This is the Lady that keeps trying to convince the Fort Worth leaders that she is about to convert to apartments and needs more time on the abatement time limit or something like that from the city.

My good source at the City says "It ain't ever going to happen with her."
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#23 John T Roberts

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Posted 26 January 2012 - 03:50 PM

The T&P Warehouse and the T&P Railway Terminal are two separate buildings under two separate ownerships. If you go to the main site of http://www.fortwortharchitecture.com and click on "Downtown", you will see all of the major buildings listed. Follow the links to both buildings and you can read more about them.

The T&P Warehouse has been owned by Cleopatra Investments for more than 10 years, now. She bought the property in late 1998.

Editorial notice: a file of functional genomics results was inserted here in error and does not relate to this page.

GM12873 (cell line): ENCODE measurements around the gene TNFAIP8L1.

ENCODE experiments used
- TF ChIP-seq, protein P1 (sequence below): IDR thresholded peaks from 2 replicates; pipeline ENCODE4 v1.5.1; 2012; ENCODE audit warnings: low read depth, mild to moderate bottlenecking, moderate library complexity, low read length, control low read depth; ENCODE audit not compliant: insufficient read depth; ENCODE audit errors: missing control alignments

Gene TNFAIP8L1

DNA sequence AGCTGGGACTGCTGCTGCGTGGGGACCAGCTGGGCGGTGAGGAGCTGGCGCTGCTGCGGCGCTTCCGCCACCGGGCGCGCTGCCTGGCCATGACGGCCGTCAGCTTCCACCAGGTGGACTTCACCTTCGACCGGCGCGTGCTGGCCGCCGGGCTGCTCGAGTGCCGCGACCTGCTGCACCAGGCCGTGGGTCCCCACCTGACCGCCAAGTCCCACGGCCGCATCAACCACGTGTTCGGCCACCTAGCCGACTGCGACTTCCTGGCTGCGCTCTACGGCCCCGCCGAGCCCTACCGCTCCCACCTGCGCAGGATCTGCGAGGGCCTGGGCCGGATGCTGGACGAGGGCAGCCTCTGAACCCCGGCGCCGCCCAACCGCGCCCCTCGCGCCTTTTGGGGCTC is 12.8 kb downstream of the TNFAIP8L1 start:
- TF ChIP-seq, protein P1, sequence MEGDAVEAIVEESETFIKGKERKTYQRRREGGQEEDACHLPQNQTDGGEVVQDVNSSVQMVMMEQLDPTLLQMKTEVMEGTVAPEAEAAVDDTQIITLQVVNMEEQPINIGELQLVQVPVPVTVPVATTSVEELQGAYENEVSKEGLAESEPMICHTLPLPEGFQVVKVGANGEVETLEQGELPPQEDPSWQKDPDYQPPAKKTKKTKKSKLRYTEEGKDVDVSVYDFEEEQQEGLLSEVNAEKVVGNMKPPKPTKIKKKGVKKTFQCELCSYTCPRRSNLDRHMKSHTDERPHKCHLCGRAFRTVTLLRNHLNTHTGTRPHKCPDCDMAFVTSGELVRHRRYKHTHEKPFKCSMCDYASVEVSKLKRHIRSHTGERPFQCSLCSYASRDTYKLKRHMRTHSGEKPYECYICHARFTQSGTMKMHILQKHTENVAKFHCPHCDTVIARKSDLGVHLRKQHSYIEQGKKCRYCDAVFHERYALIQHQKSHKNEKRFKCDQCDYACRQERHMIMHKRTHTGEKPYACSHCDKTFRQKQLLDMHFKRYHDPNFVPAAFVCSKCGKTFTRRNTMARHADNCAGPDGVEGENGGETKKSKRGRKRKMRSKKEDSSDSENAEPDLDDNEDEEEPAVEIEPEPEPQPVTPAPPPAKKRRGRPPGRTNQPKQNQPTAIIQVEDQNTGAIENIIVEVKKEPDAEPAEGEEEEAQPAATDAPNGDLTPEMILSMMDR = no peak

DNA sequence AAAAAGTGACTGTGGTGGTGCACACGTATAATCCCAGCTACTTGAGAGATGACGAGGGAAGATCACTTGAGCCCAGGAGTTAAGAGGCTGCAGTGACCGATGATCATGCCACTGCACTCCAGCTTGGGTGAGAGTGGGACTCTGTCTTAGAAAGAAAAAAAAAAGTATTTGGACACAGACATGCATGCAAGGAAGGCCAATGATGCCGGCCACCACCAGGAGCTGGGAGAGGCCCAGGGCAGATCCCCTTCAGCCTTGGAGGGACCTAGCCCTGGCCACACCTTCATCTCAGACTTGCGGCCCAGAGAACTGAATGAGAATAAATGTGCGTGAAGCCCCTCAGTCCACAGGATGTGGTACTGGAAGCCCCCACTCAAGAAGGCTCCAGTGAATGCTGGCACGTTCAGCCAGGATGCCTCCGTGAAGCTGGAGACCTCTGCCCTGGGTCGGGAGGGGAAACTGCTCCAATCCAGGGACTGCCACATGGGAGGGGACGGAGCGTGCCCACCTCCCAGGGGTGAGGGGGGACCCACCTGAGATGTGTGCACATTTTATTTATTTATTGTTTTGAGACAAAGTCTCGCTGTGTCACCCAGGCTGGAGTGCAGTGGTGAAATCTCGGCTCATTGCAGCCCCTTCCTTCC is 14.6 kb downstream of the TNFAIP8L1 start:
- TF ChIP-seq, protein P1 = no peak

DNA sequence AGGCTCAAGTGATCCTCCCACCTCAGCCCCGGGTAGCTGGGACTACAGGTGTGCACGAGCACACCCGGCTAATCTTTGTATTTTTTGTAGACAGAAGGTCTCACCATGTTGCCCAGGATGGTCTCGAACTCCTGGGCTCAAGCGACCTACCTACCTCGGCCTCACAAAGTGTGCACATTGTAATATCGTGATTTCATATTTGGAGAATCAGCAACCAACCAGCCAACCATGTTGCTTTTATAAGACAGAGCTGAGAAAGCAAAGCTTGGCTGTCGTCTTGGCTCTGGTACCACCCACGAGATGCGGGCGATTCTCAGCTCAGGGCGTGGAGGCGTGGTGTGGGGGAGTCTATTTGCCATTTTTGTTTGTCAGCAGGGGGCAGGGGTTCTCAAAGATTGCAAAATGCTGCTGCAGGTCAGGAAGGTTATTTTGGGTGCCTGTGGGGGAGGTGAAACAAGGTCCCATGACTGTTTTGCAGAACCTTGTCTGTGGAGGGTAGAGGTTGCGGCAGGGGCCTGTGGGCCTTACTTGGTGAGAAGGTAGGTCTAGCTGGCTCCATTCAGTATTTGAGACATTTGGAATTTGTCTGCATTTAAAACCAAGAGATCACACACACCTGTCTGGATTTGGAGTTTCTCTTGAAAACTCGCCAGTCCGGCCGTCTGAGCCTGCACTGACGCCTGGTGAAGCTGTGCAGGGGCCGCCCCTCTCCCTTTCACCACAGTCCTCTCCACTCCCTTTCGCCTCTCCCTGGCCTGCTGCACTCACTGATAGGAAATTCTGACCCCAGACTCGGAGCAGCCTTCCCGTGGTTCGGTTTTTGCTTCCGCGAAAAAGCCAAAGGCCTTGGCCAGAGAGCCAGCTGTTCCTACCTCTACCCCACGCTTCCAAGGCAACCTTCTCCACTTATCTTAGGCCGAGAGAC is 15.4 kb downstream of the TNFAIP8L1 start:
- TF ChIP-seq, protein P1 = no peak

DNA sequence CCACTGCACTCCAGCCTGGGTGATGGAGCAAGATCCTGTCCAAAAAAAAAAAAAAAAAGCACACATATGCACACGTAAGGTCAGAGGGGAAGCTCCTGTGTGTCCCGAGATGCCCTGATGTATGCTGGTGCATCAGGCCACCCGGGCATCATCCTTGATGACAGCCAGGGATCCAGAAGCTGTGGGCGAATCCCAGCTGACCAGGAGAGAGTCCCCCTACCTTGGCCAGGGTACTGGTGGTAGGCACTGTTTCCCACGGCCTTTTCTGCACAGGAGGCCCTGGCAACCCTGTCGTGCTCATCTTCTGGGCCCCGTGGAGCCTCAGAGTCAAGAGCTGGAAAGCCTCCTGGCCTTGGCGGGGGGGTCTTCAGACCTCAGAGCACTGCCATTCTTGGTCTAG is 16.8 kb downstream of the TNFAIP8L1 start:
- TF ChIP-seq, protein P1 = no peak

#24 360texas

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Posted 26 January 2012 - 05:09 PM

Sorry for the duplication... yes they are two separate buildings that happen to look similar and I think be on the same street.

John said:
"Apparently, the building still has good "bones" and it just needs to be mothballed properly until redevelopment can occur. This is one of the few buildings in the city that has been designated a Highly Significant Endangered Landmark. It would be a shame to demolish such an important part of the city's architectural heritage and history just because it has become unsightly in its appearance or the owner is not taking good care of it."

Seems the Fort Worth City Code Compliance should take up the slack.. do their job... make the owner take care of their property !

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#25 ron4Life

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Posted 27 January 2012 - 10:32 AM

How about turning this historic masterpiece to a motion picture complex... prop sets, editing room, etc.

#26 dangr.dave

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Posted 21 November 2012 - 10:02 PM

Some of my favorite T&P Warehouse photos that I've taken:

Posted Image
The T&P Warehouse and the Omni Hotel, Fort Worth by dangr.dave, on Flickr

Posted Image
I've found a reason for me to change who I used to be by dangr.dave, on Flickr

#27 johnfwd

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Posted 22 January 2013 - 03:41 PM